JERUSALEM — Their smiling faces look down from the sides of skyscrapers, walls between Tel Aviv’s restaurants and bars and a giant video screen at a shopping mall entrance.
More than 240 hostages were snatched at gunpoint on 7 October from their homes or workplaces next to the Gaza Strip, from military bases and a big outdoor dance party.
They included some 30 children, the youngest just nine months old. But since Hamas gunmen spirited them away to Gaza, the fates of most remain unknown.
For Israelis reeling from last month’s bloody massacres, it is an ongoing trauma.
“This is the last photo we have of my aunt. She was taken on a motorcycle by two terrorists,” says Eyal Nouri, showing me a picture of Amina Moshe, 72, being driven away from Nir Oz, a kibbutz where she lived for 50 years.
“No children, no babies, no older women are meant to be part of any conflict. It’s something against humanity to kidnap children.”
Although this is the biggest, over the years, Israel has endured many hostage crises.
During the 1980s, the country showed it was ready to pay high prices for its citizens in prisoner swaps with Palestinian and Lebanese armed groups. Sheikh Ahmad Yassin, who later founded Hamas, was freed in one exchange.
Even Israeli soldiers’ corpses were traded to give them proper Jewish burials.
Then in 2006, Hamas kidnapped a soldier, 19-year-old Gilad Shalit, in a cross-border raid. His father, Noam, led a painful five-year campaign to bring him home, stressing the “unwritten contract” between the state and its conscripts.
Benjamin Netanyahu, the prime minister — then as now — signed off on the biggest ever prisoner exchange for a single soldier. More than a thousand inmates were released including Yahya Sinwar, who went on to lead Hamas in Gaza, and apparently masterminded the 7 October attacks.
A key figure involved in the Shalit deal sees major differences between the circumstances then and now which he thinks will prevent any comprehensive deal being done.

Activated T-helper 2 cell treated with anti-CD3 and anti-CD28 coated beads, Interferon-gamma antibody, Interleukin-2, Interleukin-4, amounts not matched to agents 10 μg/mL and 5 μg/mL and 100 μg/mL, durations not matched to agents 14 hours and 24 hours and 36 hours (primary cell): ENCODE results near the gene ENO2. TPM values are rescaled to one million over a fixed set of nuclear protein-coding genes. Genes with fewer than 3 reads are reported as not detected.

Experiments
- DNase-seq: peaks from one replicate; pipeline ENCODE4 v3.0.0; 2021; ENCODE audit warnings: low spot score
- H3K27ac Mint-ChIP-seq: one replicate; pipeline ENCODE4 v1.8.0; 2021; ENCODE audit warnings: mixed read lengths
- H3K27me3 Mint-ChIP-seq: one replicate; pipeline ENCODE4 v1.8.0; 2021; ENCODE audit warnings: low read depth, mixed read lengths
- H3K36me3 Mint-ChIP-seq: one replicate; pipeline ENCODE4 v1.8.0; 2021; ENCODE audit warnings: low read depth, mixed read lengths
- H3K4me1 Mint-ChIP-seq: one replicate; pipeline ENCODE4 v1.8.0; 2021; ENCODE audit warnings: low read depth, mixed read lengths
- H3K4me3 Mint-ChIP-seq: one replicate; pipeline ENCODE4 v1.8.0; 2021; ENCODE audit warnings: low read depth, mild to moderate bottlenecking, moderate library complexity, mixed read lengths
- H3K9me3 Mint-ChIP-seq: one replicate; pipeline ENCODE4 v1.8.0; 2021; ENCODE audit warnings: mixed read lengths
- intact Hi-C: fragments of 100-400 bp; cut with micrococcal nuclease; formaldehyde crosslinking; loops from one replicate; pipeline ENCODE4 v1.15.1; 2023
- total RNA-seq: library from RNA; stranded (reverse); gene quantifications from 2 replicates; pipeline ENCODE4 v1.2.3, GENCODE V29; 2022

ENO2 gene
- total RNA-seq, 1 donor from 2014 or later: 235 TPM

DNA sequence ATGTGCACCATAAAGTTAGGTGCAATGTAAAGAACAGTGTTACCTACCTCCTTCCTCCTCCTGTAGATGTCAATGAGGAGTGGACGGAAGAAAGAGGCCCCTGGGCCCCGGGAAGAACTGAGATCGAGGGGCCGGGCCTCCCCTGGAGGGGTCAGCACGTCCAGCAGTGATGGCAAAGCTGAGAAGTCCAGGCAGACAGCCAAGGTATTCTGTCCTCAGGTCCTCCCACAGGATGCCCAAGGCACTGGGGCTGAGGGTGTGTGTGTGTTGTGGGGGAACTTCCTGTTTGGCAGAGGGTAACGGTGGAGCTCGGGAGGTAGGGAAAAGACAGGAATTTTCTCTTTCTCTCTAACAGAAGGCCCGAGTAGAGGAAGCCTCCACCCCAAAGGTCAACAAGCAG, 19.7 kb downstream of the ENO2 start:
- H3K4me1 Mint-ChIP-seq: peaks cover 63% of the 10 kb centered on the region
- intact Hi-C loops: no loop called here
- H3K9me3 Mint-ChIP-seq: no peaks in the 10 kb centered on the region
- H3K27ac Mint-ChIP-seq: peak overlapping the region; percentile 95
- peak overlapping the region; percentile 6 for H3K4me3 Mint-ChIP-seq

“We had five years and four months to build trust with Gilad Shalit. [Now], we have days. The future of the hostages will be decided in the coming days,” says Gershon Baskin, an Israeli peace activist, who led secret backchannel talks with Hamas.
The main complication this time, he says, is the scale of atrocities. “What Hamas did, they crossed the line, where it’s inconceivable that they will continue to be in power in Gaza after this war is over,” Baskin says.
“So, there’s some kind of built in contradiction to trying to negotiate with the people that you intend on killing.”
Early on, Qatar did broker the release of an American Israeli mother and daughter and Egypt helped bring out two older Israeli women hostages. However, no bigger agreement has since taken shape.
This week, the military wing of Hamas said it was ready to free up to 70 women and children held in Gaza in exchange for a five-day ceasefire.
Speaking to the US network, NBC on Sunday, Netanyahu raised the possibility of a deal. The US President Joe Biden has since said he is engaged in daily discussion to secure the release of the hostages and believes it will happen.
However, publicly, Israel has rejected a ceasefire, arguing that Hamas would use it to regroup. It has said it could agree to shorter humanitarian pauses in hostilities.
Polls suggest that position is supported by many Israelis. In the latest survey by the Israeli Democracy Institute, the most common response — from 38% of people — was that Israel should negotiate a prisoner deal but continue fighting. Overall, 70% of respondents did not think the war should stop.
“In return for the hostages they are ready to give Palestinian prisoners. But the popular view is to say: “don’t stop the fighting,”” says Professor Tamar Hartmann who conducted the poll.
“It’s because the cost of stopping the fighting right now might be greater in terms of people’s lives, if we stop and the aims of the war will not be achieved.”
A persistent small group of those polled – about a fifth – refuse any deal making with Hamas. Many Israelis point out how in the past, prisoners — like Yahya Sinwar — who already had blood on their hands were released and went on to plot further deadly attacks.
With the odds against them, families and supporters of the hostages are coming up with creative ways of raising public pressure.
A huge art installation filling HaBima Square in Tel Aviv features an empty bed for every adult, child and couple missing in Gaza.
Every Friday on the Jewish sabbath, relatives gather in what is now known as Hostages Square outside the Museum of Art. They set up a giant table with places set for every person missing.
On Tuesday, a large crowd began a 40 mile (63 km) march from Tel Aviv to the prime minister’s office in Jerusalem to urge their government to take action.
With each passing day, fears grow for the hostages. Hamas says several dozen have already been killed in Israeli air strikes.
Past experience has taught Israelis that deals can be done but now the intensity of the ongoing war brings a new level of urgency. — BBC